Ivy and I had just met, and she’d taken me home to see her parents. Home was a tiny thatched-roof village called Caridad on the eastern shore of Siargao Island. The day had been filled with relentlessly honest interrogations by Mom and Dad, not to mention a few dozen relatives. Exhausted, we’d gone to bed early, only to be awakened the next morning by a series of blood-curdling screams.
Oh my God, I thought, Abu Sayyaf is cutting off somebody’s head!
In fact, I soon learned, it wasn’t any of our heads on the block; the screams came from the throat of an enormous pig being slaughtered right under our window on my behalf. Unable to curb a journalist’s compulsion, I immediately grabbed my camera and spent the next several hours photographing the poor animal being slowly roasted whole on a fire-licked spit. And that evening, experienced my first taste of lechon; the very same animal that had so recently given up its ghost, now crispy and brown, laid out on the table with its flesh ripe for ripping.
The only thing missing, it occurred to me, was an apple in its mouth.
It’s difficult to explain the impact of such a sight on the tender psyche of one for whom it is new to those who have literally spent their lives within earshot of the final death squeals of cruelly tortured pigs. Suffice it to say the experience is akin to waking up, as a character in the classic American film, “The Godfather,” does, with a bloody severed horse’s head next to you in bed.
Back home, of course, one buys one’s pork at a supermarket clinically wrapped in cellophane; God forbid that it, in any way, resemble the animal whence it came. More often than not, in fact, the meat is frozen, removing it even further from the distasteful circumstances of its origin.
For a time I was able to almost forget the woeful sound of that dying pig’s last anguished squeal. Living in the Philippines, naturally, I saw my fair share of whole roasted pigs resting on gaily decorated tables. But, absent those piercing shrieks, I was somehow able to do the mental calisthenics necessary to convince myself that they were probably synthetic, perhaps made of rubber.
Then came my 70th birthday.
It began, as many birthdays here do, with the harmonic caroling of sweet young voices, gently awakening me from my slumber. Then came a horrific contrast; the gut-wrenching squeals of an innocent young pig being carried in a sack up our driveway to its slaughter. Holy Mother of God, I thought, it’s happening again.
Try as I might, though, I couldn’t resist following that jiggling bag all the way to the backyard where, as I watched fascinated, its contents were unceremoniously dumped onto an elevated board upon which the unfortunate animal’s screeching throat was, even less ceremoniously, slit with large gleaming knife. Suffice it to say that there was blood flowing every which way. And that’s when I noticed I was remarkably calm.
It wasn’t exactly the kind of calm emanating from deep within, the kind finding its strength in a firm belief that the universe is good, and all things ultimately stem from some divine and everlasting core. No, this was more the kind of calm that says this too shall pass and you shall survive. Unlike, I might add, that miserable pig. The kind whispering a somewhat comforting message to the effect, more-or-less, that everything happens for a reason and it’s all just part of the natural flow. Which is how I was able to face my next – and most recent – pig slaughtering with a newfound modicum of comfort.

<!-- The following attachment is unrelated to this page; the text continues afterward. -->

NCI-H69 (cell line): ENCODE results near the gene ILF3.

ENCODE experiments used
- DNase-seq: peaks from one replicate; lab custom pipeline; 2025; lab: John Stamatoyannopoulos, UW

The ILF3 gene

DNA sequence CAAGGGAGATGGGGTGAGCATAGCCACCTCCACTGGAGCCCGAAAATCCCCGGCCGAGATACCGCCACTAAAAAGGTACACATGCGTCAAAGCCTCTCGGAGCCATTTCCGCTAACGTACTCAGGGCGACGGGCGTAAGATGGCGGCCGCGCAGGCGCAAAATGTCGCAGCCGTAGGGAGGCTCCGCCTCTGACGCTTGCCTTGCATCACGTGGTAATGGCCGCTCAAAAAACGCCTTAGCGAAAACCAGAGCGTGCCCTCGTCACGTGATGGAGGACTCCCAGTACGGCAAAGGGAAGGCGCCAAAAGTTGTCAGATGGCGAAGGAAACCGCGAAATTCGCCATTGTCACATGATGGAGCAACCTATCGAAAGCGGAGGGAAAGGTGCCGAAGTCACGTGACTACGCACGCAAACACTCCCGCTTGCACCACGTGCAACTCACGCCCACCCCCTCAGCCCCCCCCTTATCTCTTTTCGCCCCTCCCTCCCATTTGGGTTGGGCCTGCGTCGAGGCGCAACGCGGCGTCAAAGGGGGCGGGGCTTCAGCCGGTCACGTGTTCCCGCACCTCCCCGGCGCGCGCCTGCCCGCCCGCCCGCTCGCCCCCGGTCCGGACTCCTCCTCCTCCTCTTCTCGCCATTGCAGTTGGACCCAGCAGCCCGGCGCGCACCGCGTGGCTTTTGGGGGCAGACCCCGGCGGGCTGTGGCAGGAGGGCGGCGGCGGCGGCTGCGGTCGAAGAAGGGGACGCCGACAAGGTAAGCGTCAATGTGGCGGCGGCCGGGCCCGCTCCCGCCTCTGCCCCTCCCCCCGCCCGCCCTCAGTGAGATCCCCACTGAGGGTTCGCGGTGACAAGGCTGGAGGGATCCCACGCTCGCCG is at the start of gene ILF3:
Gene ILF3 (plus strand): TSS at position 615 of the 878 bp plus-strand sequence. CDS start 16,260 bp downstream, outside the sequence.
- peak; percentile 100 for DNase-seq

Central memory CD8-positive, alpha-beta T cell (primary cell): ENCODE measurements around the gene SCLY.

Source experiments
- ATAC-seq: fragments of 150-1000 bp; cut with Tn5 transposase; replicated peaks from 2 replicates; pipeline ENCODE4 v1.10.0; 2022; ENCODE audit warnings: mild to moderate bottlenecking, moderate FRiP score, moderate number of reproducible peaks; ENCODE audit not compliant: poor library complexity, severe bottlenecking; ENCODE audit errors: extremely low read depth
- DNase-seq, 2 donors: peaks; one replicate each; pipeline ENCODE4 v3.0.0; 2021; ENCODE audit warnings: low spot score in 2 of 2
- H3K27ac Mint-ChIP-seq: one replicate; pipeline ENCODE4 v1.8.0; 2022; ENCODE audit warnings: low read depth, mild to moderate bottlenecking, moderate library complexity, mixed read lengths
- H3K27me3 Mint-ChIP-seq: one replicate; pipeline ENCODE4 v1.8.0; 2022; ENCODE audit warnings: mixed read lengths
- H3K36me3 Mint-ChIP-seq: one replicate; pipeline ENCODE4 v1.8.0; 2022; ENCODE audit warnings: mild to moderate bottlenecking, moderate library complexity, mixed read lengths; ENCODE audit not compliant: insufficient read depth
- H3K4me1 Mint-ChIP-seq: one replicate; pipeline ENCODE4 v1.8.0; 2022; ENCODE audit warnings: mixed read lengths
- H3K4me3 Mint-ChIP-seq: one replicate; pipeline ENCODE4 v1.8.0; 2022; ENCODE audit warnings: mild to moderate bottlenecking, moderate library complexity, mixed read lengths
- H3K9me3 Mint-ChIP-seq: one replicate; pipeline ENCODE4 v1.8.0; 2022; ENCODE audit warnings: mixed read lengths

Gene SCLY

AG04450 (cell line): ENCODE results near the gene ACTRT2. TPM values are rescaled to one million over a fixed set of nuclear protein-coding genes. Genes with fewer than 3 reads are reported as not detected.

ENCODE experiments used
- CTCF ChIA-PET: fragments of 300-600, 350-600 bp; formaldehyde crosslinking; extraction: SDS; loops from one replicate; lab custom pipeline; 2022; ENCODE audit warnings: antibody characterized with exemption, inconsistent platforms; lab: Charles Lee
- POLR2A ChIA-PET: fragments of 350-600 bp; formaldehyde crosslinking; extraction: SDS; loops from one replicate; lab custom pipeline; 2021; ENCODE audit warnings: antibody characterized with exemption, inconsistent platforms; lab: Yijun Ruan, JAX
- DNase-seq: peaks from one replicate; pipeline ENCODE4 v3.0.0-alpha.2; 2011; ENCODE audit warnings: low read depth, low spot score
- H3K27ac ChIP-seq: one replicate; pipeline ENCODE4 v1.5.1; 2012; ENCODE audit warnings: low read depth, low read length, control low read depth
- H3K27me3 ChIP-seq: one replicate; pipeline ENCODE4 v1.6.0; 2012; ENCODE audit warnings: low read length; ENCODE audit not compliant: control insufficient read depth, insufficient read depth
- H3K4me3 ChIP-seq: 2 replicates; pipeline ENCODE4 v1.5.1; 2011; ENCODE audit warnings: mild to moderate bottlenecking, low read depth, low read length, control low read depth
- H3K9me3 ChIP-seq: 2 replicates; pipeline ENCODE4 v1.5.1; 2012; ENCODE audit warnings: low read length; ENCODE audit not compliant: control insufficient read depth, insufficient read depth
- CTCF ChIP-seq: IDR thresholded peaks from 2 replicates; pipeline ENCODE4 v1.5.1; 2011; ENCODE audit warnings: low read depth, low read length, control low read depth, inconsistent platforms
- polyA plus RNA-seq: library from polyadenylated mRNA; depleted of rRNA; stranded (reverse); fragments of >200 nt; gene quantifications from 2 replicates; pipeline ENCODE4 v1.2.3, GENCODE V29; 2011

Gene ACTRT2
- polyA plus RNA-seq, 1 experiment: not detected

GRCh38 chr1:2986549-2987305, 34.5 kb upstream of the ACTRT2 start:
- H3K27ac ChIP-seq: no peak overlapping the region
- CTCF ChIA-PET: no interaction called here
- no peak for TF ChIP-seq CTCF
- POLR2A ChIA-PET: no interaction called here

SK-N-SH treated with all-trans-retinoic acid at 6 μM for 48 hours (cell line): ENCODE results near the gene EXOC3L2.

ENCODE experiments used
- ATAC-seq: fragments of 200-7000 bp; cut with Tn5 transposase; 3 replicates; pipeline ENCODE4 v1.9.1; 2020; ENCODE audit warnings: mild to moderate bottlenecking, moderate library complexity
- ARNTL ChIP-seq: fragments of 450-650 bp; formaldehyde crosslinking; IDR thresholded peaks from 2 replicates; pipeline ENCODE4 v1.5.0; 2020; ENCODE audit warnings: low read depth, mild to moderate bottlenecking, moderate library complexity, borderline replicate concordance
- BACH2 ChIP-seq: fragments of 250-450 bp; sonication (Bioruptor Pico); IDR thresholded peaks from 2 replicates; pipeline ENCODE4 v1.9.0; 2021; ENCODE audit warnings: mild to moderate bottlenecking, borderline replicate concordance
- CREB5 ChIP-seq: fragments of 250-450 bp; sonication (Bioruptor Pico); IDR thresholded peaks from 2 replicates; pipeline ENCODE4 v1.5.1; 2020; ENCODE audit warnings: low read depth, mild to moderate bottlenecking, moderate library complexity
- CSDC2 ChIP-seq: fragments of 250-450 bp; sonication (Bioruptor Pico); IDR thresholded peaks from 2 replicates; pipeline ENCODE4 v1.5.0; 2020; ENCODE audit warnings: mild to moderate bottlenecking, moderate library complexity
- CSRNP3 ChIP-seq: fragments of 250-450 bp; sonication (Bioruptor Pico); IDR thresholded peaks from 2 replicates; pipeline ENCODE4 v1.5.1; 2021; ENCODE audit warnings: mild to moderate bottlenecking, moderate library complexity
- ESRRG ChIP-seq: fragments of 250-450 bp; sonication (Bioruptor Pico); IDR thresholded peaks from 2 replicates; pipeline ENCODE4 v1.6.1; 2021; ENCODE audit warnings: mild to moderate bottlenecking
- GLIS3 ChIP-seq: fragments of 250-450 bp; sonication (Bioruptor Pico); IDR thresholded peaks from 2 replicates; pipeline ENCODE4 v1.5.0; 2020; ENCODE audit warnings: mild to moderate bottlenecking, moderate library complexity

That third little piggy, like its predecessor, met eternity in our backyard, this time on the occasion of my son, Isaac’s, ninth birthday. In fact, the event entailed a certain symmetry in that the tasty still-breathing hunk of pork hailed from Siargao Island where I had first witnessed what it, unknowingly, was about to experience. That’s probably why I felt moved to record the poor creature’s last night on earth with an artful photographic portrait.
I don’t think I need describe what happened early the next morning.
Here’s the thing, though; there actually is some truth to that platitude regarding the natural course of the reality we all share. Living things are born and then die; pigs just do it sooner and in more gruesome fashion. And too, I suppose, it could be said that – unlike us – their lives almost invariably serve an immediate and obvious purpose.
Filipinos seem to understand all this. Unlike Westerners, who generally faint at the sight of blood, theirs is a culture with little tolerance for the luxury of flinching in the face of harsh reality. And, to be honest, that’s one of the reasons I like living here.
I certainly can’t promise to ever enjoy watching pigs being slaughtered. But here’s a New Year’s resolution; from now on, I will do my best to keep eyes open wide when life presents a raw truth. Even when it’s as bloody and uncomfortable as the undisguised preparation of that day’s lunch.
David Haldane is the author of an award-winning 2015 memoir called “Nazis & Nudists.” A former Los Angeles Times staff writer, he is an American journalist, essayist and radio broadcaster whose 2018 story of the California desert garnered a Golden Mike award in feature reporting. He recently moved to Mindanao with his Filipino wife and their nine-year-old son. This column tells the unfolding story of that great adventure.
Originally Published in Mindanao Gold Star Daily